On June 14, the U.S. Department of Education (“ED”) announced its plan to convene negotiated rulemaking committees to consider revisions to two major sets of regulations that were developed by the Obama Administration. ED also announced that it would delay indefinitely the implementation of one of those sets of regulations—which was scheduled to take effect
President Trump signed into law on March 27 a joint resolution to nullify U.S. Department of Education (ED) regulations relating to teacher preparation programs pursuant to the Congressional Review Act (CRA). As noted in its Statement of Administration Policy, the White House “strongly supports the actions taken . . . to begin to nullify unnecessary
On March 27, the Middle States Commission on Higher Education (“Middle States”) released for public comment a draft policy on its expectations for honesty and truthfulness in published information and in student recruitment practices. Among other things, the policy would prohibit Middle States-accredited institutions from paying commissions to agents to recruit international students. Middle States
Last week, The Chronicle of Higher Education reported that it had analyzed data released by the U.S. Department of Education (“ED”) and concluded that 177 private colleges and universities failed ED’s financial responsibility regulations: 112 not-for-profit and 65 for-profit. The Chronicle’s reporting comes on the heels of a February 24, 2017 Office of Inspector General
On 19 January, the U.S. Department of Education published regulations to establish procedural rules governing certain proceedings under the Department’s borrower defense regulations and to update the Department’s related hearing procedures for actions to establish liability against a higher education institution. The regulations were effective immediately on 19 January, but the Department will accept comments
On February 22, the U.S. Departments of Education and Justice (“ED” and “DOJ,” respectively, and collectively, the “Departments”) issued a two-page Dear Colleague Letter to “withdraw and rescind” policy and guidance reflected in two documents issued by the Obama Administration. Those guidance documents interpreted Title IX of the Education Amendments of 1972 (“Title IX”) and its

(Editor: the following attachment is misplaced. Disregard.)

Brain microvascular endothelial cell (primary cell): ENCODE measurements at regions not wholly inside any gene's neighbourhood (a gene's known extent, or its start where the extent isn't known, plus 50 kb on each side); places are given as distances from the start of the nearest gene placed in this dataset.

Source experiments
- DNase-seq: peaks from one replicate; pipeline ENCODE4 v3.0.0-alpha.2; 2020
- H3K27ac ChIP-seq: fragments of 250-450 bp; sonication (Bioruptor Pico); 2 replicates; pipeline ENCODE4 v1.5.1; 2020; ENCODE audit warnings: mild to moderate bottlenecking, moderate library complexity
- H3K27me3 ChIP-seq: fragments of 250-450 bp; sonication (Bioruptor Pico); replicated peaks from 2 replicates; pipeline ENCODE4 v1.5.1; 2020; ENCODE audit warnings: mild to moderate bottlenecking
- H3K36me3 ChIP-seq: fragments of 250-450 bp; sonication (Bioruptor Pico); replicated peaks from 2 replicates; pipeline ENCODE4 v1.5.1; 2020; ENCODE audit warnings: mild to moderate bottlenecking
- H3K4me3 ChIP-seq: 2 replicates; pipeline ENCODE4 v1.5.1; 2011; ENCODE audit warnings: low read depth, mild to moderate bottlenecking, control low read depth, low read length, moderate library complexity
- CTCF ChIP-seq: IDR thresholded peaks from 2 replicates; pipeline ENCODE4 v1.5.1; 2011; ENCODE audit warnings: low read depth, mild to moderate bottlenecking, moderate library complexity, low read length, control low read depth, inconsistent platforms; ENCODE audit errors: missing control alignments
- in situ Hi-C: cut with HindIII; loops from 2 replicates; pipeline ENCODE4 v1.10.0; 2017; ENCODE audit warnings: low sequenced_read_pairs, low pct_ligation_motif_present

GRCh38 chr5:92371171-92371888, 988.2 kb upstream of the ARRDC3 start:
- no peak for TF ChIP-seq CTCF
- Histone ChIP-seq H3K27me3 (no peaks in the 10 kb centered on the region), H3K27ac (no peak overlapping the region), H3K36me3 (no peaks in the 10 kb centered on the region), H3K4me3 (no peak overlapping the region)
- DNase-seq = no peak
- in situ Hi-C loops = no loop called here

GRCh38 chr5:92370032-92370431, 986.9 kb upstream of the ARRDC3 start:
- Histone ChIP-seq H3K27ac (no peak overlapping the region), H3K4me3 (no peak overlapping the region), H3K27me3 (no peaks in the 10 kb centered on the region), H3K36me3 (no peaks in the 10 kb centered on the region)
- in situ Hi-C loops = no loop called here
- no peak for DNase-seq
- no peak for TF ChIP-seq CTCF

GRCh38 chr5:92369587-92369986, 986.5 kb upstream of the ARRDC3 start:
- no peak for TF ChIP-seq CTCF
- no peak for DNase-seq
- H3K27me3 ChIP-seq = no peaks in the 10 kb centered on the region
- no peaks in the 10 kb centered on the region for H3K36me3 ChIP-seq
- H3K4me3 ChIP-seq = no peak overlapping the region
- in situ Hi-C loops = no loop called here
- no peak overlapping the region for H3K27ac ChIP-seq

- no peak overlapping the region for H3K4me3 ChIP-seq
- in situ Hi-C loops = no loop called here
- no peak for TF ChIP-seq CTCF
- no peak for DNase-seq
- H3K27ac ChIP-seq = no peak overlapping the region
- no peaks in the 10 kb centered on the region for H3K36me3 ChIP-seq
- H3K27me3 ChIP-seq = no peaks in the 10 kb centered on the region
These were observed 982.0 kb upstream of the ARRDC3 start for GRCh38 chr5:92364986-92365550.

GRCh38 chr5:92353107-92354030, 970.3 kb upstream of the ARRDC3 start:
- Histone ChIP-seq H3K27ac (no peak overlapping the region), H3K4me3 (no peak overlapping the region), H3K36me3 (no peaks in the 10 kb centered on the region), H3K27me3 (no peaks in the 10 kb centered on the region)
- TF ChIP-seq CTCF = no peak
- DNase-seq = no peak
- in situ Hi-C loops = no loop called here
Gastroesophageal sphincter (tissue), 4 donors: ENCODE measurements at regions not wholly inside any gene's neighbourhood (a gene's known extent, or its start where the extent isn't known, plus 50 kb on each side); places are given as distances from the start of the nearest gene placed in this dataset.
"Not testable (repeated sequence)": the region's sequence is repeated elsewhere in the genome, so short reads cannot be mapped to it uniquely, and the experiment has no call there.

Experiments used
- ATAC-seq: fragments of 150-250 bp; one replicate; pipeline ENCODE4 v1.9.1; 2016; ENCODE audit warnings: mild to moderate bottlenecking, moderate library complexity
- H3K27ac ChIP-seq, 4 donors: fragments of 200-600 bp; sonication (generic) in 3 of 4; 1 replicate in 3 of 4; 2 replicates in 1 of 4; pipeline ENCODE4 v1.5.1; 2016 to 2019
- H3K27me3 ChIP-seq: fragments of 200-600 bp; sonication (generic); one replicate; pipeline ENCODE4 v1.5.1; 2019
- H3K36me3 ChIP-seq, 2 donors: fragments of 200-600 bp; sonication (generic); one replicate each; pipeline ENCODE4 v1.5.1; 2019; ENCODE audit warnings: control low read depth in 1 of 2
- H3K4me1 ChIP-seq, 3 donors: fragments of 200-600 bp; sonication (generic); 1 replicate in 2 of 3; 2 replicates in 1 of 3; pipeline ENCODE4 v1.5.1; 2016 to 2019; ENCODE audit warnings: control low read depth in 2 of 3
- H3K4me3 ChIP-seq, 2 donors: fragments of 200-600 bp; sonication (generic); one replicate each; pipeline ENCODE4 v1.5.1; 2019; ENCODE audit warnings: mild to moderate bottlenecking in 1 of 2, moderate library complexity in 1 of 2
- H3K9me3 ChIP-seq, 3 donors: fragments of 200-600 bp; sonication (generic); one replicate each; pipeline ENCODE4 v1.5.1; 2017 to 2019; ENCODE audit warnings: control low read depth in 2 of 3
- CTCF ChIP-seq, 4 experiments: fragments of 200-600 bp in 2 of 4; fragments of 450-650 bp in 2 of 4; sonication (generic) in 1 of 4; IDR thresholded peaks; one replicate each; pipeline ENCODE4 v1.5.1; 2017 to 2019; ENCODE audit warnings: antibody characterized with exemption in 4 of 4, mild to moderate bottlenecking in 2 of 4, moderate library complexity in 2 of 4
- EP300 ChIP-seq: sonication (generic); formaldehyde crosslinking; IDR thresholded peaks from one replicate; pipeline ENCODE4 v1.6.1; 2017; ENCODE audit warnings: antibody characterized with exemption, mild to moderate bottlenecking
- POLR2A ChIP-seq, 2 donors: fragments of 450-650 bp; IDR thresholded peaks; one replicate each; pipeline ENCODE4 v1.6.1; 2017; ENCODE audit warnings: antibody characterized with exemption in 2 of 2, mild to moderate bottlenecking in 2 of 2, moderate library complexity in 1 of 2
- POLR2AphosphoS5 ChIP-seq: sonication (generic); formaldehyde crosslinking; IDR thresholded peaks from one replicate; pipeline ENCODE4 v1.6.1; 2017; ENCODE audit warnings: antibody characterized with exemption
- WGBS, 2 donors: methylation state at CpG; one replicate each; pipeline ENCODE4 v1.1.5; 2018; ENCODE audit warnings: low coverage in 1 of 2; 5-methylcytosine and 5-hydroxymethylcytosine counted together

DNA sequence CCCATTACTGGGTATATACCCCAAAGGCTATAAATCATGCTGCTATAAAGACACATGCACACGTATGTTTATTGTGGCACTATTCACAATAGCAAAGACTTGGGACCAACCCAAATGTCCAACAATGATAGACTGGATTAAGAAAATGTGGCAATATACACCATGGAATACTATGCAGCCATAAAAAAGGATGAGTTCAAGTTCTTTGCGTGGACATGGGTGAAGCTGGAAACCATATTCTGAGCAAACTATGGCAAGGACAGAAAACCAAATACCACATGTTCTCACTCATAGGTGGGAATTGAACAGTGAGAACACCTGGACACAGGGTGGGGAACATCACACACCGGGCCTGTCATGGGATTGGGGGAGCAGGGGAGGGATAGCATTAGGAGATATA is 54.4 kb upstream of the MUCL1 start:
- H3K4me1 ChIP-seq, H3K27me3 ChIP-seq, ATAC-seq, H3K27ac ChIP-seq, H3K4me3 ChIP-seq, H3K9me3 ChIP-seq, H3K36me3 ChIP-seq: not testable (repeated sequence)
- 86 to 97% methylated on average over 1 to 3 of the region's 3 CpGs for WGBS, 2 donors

On January 18, 2017, as one of the last actions of the outgoing Obama administration, the U.S. Department of Health and Human Services (HHS) and fifteen other federal agencies (the “Agencies”) issued a final rule overhauling the regulations (82 Fed. Reg. 7149, Jan. 19, 2017) intended to safeguard individuals participating in research, often referred to
On December 7, 2016, the U.S. Department of Education (“ED”) issued an Electronic Announcement providing guidance about the eligibility requirements that apply if a student wishes to receive a closed school discharge of a Title IV loan. In general, a student borrower may receive a discharge of a Title IV loan if the borrower (1)
On December 19, 2016, the U.S. Department of Education (“ED”) announced that following an 18-month review, it had denied Charlotte School of Law (“CSL”) recertification to participate in federal student financial aid programs under Title IV of the Higher Education Act. The denial ended CSL’s participation in the Title IV programs effective December 31, 2016.
On August 18, the U.S. Department of Education issued a series of questions and answers related to “third-party servicers”. This recent guidance follows the issuance of a Dear Colleague Letter in January 2015 that addressed institutional responsibilities and requirements for institutions participating in the Title IV federal student financial aid programs that choose to enter